Home
>>
Blog
>>
Foreclosing When There Are Tenants Involved.

Note Mogul Online Bootcamp

The most expensive real estate education is ignorance. We offer the antidote.

View The Course

Foreclosing When There Are Tenants Involved.

For some investors, the purchase of a note is the means to an end: a way to acquire real property. For others, real property may be in an investment portfolio right along with promissory notes. For many, however, investment in notes started because they wanted to get out of the landlording business. Regardless of your intent in this industry, the simple fact remains: there is a very good possibility (if not a probability) you will someday acquire property through foreclosure. 

When the lender/investor becomes the highest bidder at its own foreclosure sale, there are two long-term solutions: sell it or rent it. Most note investors will choose the latter of the two because they are not equipped as landlords. Both solutions, however, benefit from a good understanding of landlord-tenant law so that you can maximize your return. 

You may ask, why is it important that you understand landlord-tenant law if you are going to sell the property? My answer boils down to profit. First, in the event of a foreclosure, you may be forced to evict the current occupant, a process which itself requires an understanding of the timeline and the costs to do so. Not to mention the fact that during the eviction process (which could be a few days to a few months) the occupant still has rights as a tenant, especially if that tenant was not the borrower. A solid grasp on the state’s processes will allow you to see if there are benefits to the bottom line (considering also the time value of money) if you were to sell the property with the tenant (holdover or otherwise) undisturbed.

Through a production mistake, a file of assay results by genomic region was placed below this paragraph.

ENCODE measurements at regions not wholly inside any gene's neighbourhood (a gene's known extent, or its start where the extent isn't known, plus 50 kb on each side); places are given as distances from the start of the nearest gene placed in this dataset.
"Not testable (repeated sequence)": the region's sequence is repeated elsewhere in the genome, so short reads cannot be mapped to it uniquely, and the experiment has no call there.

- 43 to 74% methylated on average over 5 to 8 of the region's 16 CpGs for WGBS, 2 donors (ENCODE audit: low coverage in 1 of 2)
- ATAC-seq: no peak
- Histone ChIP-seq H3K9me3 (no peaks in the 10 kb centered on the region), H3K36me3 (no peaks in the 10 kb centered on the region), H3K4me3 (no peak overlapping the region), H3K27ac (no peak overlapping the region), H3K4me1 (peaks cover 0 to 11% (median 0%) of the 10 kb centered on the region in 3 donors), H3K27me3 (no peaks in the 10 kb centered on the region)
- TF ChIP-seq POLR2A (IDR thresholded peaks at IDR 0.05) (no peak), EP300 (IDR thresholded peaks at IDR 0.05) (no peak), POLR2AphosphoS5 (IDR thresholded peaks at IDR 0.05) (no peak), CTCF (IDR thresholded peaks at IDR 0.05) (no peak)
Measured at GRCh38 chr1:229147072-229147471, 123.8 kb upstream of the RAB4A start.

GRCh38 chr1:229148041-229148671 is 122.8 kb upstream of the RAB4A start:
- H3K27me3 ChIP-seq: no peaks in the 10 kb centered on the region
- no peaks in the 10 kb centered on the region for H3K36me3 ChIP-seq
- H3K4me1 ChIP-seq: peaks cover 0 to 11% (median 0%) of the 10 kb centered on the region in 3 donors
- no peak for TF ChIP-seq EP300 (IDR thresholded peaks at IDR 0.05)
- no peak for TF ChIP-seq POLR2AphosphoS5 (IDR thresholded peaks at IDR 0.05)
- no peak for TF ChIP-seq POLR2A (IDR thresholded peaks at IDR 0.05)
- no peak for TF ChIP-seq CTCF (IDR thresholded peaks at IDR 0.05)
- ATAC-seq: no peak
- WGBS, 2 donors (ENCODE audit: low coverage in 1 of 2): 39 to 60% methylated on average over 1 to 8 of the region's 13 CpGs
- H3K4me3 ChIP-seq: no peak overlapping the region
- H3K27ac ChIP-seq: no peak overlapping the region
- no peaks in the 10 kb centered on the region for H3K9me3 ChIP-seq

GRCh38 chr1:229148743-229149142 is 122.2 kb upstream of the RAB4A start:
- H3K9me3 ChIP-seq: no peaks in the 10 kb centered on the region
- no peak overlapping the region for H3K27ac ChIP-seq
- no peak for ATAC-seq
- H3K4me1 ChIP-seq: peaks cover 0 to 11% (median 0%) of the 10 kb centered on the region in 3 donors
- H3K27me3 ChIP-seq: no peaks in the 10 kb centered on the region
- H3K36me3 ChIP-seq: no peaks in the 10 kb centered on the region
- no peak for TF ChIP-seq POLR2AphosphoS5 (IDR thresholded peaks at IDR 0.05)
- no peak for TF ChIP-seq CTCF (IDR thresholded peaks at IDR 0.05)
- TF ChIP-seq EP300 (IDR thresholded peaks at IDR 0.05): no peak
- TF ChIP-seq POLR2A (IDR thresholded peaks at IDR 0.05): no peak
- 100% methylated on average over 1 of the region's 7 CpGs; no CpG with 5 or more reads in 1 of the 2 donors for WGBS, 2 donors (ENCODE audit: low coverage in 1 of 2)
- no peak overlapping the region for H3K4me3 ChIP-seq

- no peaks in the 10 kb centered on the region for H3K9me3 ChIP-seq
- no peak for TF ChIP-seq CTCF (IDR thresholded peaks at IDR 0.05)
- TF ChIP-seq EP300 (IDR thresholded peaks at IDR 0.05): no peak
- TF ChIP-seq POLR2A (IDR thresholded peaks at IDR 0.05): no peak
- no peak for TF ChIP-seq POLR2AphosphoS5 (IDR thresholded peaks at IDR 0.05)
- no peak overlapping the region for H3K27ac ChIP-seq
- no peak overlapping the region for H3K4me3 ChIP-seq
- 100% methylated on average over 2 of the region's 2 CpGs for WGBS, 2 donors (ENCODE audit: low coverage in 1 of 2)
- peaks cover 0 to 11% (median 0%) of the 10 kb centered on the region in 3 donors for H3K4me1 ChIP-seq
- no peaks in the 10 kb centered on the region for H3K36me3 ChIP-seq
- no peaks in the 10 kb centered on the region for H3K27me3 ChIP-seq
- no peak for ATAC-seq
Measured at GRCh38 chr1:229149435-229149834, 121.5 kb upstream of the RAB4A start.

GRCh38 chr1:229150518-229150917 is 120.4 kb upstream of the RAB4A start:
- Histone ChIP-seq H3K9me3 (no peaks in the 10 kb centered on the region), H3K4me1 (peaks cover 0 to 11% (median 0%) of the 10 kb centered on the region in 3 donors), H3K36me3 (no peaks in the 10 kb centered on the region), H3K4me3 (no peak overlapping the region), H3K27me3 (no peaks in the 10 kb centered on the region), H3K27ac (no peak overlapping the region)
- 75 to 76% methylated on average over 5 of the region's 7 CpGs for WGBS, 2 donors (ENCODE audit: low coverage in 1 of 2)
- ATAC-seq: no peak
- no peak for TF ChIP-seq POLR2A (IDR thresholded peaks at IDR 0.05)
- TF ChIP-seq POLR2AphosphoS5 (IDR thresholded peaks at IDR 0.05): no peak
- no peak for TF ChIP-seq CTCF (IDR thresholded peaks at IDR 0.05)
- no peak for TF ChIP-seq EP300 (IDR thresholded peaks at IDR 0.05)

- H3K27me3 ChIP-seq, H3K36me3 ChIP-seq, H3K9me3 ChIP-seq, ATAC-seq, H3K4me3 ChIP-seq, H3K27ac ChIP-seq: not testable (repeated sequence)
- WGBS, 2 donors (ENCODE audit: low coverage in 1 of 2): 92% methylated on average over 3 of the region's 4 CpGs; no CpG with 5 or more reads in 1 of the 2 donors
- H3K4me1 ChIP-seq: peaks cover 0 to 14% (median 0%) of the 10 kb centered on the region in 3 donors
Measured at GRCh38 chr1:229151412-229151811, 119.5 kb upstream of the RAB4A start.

Even if your intent is to sell the property, it is possible that you could make significantly more profit by waiting to list the property (due to seasonality, market glut, etc.) or doing some minor cosmetic repairs. In either case, installing a tenant, if only on a month to month basis, can create cash flow and protect the property (remember that some insurers will not insure a vacant dwelling). 

In the event you, as a junior lienholder, acquire the property through foreclosure, it may be nigh impossible to sell the property at a profit without obtaining the consent and support of the senior lender(s). In this case, installing a tenant and collecting rent while negotiating a short sale or other exit strategy is a viable option. 

Finally, understanding the landlord-tenant relationship is important because it often carries with it an understanding of premises liability because, as the owner, you could be liable for injuries to guests, licensees, or even trespassers, caused by certain manmade or natural conditions. 

The best ways to protect your investment are through insurance and the hiring of competent professionals. As soon as you acquire real property through foreclosure, it is important to find an attorney, real estate broker, or property manager who can advise you on how to protect your investment and maximize your return.  

Tyler Happe, Esq.
Tyler, a licensed attorney, has a BA from UCLA and JD with distinction from University of the Pacific McGeorge School of Law. He is a member of the California Bar and has practiced in the fields of business, real estate, construction and syndication law. Mr. Happe is involved in all contract negotiations as well as the company’s syndication efforts, SEC compliance issues, fair debt collection practices and commercial acquisitions and divestures. He is founding partner of Happe Reid, PC, Attorneys at Law located in Fair Oaks, California.